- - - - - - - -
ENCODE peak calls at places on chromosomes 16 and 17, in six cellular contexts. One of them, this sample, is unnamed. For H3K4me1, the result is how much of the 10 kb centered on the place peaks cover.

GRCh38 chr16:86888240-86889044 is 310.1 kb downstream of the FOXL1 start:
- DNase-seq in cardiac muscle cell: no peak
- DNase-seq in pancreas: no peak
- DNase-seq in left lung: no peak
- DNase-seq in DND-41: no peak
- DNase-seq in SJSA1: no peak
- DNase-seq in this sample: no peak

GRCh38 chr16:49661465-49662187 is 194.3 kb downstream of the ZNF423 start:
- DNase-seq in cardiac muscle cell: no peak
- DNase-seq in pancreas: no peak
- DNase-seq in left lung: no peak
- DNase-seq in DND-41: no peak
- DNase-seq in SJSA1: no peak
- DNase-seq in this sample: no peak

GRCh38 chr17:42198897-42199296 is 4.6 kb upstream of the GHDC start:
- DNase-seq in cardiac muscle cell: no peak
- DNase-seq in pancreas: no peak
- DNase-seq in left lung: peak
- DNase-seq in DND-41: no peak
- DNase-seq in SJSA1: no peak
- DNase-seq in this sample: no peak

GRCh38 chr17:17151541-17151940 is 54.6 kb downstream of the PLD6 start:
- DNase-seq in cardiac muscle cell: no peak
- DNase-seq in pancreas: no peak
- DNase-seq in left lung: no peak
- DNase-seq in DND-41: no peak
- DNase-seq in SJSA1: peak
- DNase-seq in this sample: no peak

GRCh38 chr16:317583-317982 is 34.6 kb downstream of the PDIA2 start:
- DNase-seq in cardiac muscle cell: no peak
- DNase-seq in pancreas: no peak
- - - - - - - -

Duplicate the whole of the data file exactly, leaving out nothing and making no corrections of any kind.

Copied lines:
ENCODE peak calls at places on chromosomes 16 and 17, in six cellular contexts. One of them, this sample, is unnamed. For H3K4me1, the result is how much of the 10 kb centered on the place peaks cover.

GRCh38 chr16:86888240-86889044 is 310.1 kb downstream of the FOXL1 start:
- DNase-seq in cardiac muscle cell: no peak
- DNase-seq in pancreas: no peak
- DNase-seq in left lung: no peak
- DNase-seq in DND-41: no peak
- DNase-seq in SJSA1: no peak
- DNase-seq in this sample: no peak

GRCh38 chr16:49661465-49662187 is 194.3 kb downstream of the ZNF423 start:
- DNase-seq in cardiac muscle cell: no peak
- DNase-seq in pancreas: no peak
- DNase-seq in left lung: no peak
- DNase-seq in DND-41: no peak
- DNase-seq in SJSA1: no peak
- DNase-seq in this sample: no peak

GRCh38 chr17:42198897-42199296 is 4.6 kb upstream of the GHDC start:
- DNase-seq in cardiac muscle cell: no peak
- DNase-seq in pancreas: no peak
- DNase-seq in left lung: peak
- DNase-seq in DND-41: no peak
- DNase-seq in SJSA1: no peak
- DNase-seq in this sample: no peak

GRCh38 chr17:17151541-17151940 is 54.6 kb downstream of the PLD6 start:
- DNase-seq in cardiac muscle cell: no peak
- DNase-seq in pancreas: no peak
- DNase-seq in left lung: no peak
- DNase-seq in DND-41: no peak
- DNase-seq in SJSA1: peak
- DNase-seq in this sample: no peak

GRCh38 chr16:317583-317982 is 34.6 kb downstream of the PDIA2 start:
- DNase-seq in cardiac muscle cell: no peak
- DNase-seq in pancreas: no peak